The Argonauts

Αποτέλεσμα εικόνας για the argonauts maggie nelson

Title: The Argonauts

Writer: Maggie Nelson

Publishing House: Graywolf Press

Date of Publication: May 5th 2015

Rating: 5 stars

‘’You’ve punctured my solitude, I told you.’’

I feel as if I’m treading on thin ice with this one, because in all honesty, this is a book that one has to read in order to understand. I feel that Nelson has exposed her soul to us, sharing thoughts and experiences that many of us would find unlikely to confess even to ourselves. How can we, as simple readers who haven’t even experienced 10% of what she has been through, write a text saying ‘’this is good’’ or ‘’this is bad’’? Speaking for myself, I was deeply touched by her writing. Once again, I was convinced of the inadequacy and dogmatism of our ‘’progressive’’ era, once again I understood how severely difficult is for each one of us to break the norms and be different.

‘’I realised that age doesn’t necessarily bring anything with it, just itself. The rest is optional.’’

My first experience with Nelson’s writing was the beautiful Bluets, one of the finest memoirs I’ve ever read. The Argonauts is extremely different. I was very interested in the title she chose. I dare say- without presuming to assume what she had in mind- that the Argonauts is a metaphor for the continuous struggle to go against the current and succeed in what may seem as a Herculean, solitary effort. Whereas Bluets focuses on the melancholy of Love, here she writes primarily about gender identity and fluidity, sexuality and motherhood. I was particularly moved to read about her personal passage to motherhood while her partner was in the middle of a process that I can only describe as a rebirth. She touches in motherhood through the prism of mutual understanding ( or the lack of it)  and the issue of infidelity juxtaposed with her father’s death. I loved reading about her teaching experience and interactions with the young (and not so bright) minds.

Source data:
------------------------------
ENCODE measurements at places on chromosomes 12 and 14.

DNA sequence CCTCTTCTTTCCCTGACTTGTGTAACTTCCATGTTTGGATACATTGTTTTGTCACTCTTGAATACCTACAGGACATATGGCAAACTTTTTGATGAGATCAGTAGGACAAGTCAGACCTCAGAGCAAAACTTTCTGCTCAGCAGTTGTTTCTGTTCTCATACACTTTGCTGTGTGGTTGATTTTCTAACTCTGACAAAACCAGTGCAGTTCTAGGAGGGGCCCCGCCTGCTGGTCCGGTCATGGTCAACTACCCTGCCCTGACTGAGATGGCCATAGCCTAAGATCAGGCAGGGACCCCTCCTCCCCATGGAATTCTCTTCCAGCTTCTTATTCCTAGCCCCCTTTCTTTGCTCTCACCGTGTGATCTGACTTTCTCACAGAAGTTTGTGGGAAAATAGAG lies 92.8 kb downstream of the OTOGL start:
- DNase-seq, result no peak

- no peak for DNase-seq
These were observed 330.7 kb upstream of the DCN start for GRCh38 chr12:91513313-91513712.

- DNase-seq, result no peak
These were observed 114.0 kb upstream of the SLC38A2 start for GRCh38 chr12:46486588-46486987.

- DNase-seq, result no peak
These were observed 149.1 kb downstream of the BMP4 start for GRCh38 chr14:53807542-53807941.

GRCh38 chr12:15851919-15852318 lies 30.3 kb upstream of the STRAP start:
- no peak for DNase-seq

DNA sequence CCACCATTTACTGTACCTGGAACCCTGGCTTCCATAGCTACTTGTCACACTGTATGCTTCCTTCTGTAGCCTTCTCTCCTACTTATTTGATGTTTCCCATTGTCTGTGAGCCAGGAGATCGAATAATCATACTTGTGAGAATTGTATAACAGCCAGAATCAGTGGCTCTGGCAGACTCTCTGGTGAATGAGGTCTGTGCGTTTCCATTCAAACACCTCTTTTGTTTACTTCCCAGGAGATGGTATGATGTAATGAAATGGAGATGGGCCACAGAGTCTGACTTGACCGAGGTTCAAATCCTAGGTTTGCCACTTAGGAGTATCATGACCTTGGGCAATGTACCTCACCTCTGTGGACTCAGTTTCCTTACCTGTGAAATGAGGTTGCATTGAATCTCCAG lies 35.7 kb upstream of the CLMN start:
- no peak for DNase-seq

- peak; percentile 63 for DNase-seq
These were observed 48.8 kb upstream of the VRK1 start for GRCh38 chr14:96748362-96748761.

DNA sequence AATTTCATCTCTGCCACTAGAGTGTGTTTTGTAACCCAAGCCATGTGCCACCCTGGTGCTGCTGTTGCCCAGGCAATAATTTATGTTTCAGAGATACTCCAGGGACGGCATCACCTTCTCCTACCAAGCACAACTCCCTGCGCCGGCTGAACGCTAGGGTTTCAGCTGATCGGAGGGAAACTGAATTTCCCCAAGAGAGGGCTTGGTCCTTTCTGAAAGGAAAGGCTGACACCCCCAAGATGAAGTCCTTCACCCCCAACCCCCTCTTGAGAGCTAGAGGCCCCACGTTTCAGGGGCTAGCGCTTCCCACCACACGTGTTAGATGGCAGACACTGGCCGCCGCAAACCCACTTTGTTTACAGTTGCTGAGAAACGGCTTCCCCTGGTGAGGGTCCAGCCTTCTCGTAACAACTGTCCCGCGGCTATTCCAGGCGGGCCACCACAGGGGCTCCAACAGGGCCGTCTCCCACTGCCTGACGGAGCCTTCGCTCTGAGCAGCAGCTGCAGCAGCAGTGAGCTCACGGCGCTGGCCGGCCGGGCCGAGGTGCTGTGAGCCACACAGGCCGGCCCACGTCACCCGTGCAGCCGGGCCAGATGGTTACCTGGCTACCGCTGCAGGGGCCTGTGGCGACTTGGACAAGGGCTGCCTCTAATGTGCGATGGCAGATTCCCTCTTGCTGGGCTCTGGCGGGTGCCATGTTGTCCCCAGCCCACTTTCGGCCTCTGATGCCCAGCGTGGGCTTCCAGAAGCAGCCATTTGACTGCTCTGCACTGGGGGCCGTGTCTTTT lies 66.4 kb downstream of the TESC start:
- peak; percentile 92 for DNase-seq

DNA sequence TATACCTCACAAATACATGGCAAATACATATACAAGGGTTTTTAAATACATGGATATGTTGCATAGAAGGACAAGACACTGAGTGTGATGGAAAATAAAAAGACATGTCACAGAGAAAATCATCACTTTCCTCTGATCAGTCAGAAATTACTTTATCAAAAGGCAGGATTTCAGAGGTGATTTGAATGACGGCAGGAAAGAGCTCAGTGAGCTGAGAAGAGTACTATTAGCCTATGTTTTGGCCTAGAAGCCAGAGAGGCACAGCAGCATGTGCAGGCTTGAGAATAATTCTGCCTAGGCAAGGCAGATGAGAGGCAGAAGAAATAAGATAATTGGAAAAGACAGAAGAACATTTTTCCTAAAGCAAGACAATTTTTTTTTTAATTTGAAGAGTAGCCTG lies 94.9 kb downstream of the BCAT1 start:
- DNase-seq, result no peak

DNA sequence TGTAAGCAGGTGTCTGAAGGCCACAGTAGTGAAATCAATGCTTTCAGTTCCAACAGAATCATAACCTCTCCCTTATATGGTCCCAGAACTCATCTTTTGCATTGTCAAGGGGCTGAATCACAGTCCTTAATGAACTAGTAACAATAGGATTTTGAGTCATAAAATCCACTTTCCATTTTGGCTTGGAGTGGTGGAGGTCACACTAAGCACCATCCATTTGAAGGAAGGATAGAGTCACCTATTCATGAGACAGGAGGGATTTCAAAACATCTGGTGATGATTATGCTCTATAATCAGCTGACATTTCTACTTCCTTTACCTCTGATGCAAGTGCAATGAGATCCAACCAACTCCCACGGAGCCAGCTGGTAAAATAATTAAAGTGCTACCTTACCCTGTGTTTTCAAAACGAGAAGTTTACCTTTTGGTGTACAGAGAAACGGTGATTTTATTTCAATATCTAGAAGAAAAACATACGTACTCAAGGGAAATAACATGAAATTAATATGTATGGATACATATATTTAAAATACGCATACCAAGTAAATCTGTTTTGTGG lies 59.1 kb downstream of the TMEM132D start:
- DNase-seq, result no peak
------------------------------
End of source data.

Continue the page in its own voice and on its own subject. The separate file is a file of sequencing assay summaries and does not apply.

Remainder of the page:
I will be honest with you, as always, and tell you that there were quite a few moments when I felt uncomfortable reading her confessions and vivid (for lack of a stronger word) descriptions of certain issues that I consider too personal to be shared. But this is exactly why I loved The Argonauts. Even if we can’t really understand because we have never walked in her shoes, her writing oozes confidence and vulnerability. It is raw and immediate and unafraid, But it is not for everyone.

I did prefer Bluets but that’s only because I can’t really relate to the theme of motherhood and its implications. This doesn’t mean anything, though. Maggie Nelson is a writer whose language enters souls and minds bravely and directly.

‘’Leave it to the old politician white guy to call the lady speaker back to her body, so that no one misses the spectacle of that wild oxymoron, the pregnant woman who thinks. Which is really just a pumped-up version of that more general oxymoron, a woman who thinks.’’

 

 

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